“Keep your focus on your passion in life and the things you enjoy doing. You’ll get there. Trust me. I’m doing it.” -Tim Samaras
Why do I pursue tornadoes?
It makes me question life.
It’s being able to “predict the future” and it’s such a surreal skill to posess. Tornadoes are beautiful – seeing one is a rush of both amazement and terror; and their life cycle is incredible to see in motion. There are so many exact specific processes that need to come together at the exact specific time and exact specific location. Sometimes it’s not obvious they will, but when it is obvious it’s even harder to handle knowing that even with today’s technologies the only thing that can ever come close to understanding nature is human intuition.
The intellectual challenge is addicting.
You can use equations and models all you want to try to reproduce nature but in the end, it’s just about believing and understanding your own patterns you see, and using the entirety of your experience to relate past, present and future to figure out yourself how nature works. It gets complicated when everyone sees things differently. It’s the gut feeling I rely on to choose one spot on the map, own my decision, and watch what I came there for come to life as if it was just meant to, that keeps me coming back – even if I can do nothing to control it.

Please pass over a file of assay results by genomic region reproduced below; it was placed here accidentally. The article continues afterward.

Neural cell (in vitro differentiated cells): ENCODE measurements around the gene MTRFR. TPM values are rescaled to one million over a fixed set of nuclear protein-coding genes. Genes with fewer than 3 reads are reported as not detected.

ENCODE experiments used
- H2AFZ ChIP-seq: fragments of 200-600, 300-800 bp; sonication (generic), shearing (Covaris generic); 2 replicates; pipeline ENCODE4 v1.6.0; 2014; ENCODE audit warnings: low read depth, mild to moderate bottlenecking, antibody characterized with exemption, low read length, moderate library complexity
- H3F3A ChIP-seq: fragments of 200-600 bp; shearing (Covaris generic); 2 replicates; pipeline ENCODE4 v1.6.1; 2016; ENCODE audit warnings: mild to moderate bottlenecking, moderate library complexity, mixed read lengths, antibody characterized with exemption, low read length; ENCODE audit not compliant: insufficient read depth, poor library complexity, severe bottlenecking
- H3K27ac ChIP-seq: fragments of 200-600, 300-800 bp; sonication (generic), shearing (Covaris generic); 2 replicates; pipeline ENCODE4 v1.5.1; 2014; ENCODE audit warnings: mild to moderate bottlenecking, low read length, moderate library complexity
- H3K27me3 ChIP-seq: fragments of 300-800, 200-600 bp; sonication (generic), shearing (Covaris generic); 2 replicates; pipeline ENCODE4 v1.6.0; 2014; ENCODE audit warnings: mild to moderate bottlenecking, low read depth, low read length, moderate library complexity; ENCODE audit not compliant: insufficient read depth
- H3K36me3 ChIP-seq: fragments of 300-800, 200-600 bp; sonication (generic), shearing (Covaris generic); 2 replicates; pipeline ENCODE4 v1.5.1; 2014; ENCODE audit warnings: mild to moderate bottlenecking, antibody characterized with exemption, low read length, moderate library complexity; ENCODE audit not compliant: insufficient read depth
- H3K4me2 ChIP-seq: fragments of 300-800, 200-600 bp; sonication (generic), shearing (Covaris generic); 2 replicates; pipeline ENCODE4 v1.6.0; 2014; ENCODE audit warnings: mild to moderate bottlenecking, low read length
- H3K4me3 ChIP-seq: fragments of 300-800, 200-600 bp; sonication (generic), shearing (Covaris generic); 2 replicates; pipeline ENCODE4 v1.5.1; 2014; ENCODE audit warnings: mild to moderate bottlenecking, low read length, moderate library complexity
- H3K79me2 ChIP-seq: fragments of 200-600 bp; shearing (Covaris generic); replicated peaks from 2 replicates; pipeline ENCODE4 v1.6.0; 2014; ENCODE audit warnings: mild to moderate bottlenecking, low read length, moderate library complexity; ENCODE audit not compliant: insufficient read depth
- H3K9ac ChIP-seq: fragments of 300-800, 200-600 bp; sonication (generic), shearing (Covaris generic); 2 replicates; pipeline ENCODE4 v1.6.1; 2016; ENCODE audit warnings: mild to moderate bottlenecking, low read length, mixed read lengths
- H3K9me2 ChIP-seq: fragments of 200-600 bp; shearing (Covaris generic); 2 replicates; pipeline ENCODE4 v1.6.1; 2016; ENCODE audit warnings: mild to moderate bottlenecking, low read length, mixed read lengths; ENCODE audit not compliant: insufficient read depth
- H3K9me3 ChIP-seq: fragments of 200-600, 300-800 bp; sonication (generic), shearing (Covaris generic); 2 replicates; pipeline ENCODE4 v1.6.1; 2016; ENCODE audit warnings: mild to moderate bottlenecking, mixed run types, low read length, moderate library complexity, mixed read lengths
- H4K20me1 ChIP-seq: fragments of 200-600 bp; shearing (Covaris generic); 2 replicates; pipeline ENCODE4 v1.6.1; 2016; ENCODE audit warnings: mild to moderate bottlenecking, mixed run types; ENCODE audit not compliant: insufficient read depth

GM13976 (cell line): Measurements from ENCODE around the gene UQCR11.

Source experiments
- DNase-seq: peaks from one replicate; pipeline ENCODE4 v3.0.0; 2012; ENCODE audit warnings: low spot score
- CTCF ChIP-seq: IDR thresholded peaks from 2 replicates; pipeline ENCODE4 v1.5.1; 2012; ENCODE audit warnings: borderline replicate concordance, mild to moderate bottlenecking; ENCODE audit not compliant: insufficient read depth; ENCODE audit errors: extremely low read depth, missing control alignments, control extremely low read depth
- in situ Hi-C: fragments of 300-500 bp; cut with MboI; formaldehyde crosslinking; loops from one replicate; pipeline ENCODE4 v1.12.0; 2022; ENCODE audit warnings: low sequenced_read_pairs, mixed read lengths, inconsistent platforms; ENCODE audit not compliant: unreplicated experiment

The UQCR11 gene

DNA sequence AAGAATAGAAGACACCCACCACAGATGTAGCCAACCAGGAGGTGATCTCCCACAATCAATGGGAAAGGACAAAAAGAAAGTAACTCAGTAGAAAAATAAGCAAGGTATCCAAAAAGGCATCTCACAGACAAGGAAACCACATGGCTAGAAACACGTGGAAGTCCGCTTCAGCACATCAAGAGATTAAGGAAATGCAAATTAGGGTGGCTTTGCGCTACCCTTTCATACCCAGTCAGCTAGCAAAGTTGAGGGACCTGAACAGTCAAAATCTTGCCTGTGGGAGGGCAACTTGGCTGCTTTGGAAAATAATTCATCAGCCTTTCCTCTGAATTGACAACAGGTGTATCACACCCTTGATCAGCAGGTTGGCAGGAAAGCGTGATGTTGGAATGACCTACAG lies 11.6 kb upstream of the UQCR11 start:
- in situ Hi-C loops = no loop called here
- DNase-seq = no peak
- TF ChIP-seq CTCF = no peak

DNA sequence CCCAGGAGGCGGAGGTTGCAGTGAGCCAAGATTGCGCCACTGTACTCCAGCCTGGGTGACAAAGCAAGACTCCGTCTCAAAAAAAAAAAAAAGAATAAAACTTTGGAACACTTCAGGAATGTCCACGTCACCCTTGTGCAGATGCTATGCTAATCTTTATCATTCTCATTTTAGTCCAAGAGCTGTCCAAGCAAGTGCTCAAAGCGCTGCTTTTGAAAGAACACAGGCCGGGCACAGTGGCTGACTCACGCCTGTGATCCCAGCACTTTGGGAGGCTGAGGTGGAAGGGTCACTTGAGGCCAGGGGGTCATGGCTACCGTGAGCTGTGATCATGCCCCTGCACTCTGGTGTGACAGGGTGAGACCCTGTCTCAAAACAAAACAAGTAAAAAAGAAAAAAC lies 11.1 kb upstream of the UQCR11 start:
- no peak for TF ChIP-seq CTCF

Tornadoes abruptly change and end lives.
I’ve been driving down back roads before having all-too-real premonitions that the barn on top of that hill just won’t be there in three and a half hours, or that the one town over there is the one fated to be decimated and to spend years rebuilding while watching their neighbors continue on with their lives, or that this one family in the prairie may be the only stop in a tiny but deadly tornado’s predestined path. These have never become reality, yet.
But meanwhile you can “understand tornadoes”.
It’s not even difficult sometimes; usually I shut off RADAR and other crutches when I’m confident I’m reading a storm as I should. You get to know its intentions that way. That doesn’t mean I know everything there is to know, or the half of it.
That doesn’t mean I’m not afraid.
Every time I’m out it hits me. That I know I’m safe. That others aren’t. That there’s really only so much I can do in the moment. And that I took the time out of my life to drive hundreds of miles just to feel this hard reality set in.
Putting yourself at the center of all of this is so surreal.
After each trip I need quite awhile to think through what happened. Everything from how I understood what was happening to what else could have happened. It takes me awhile if we witnessed something destructive. It takes me awhile if there were nothing but blue skies that day.
But once I come to terms with life and existence I’m itching to get out again, to see and feel something one more time whatever it is.
-Cameron J. Nixon
Valparaiso University Meteorology Class of 2017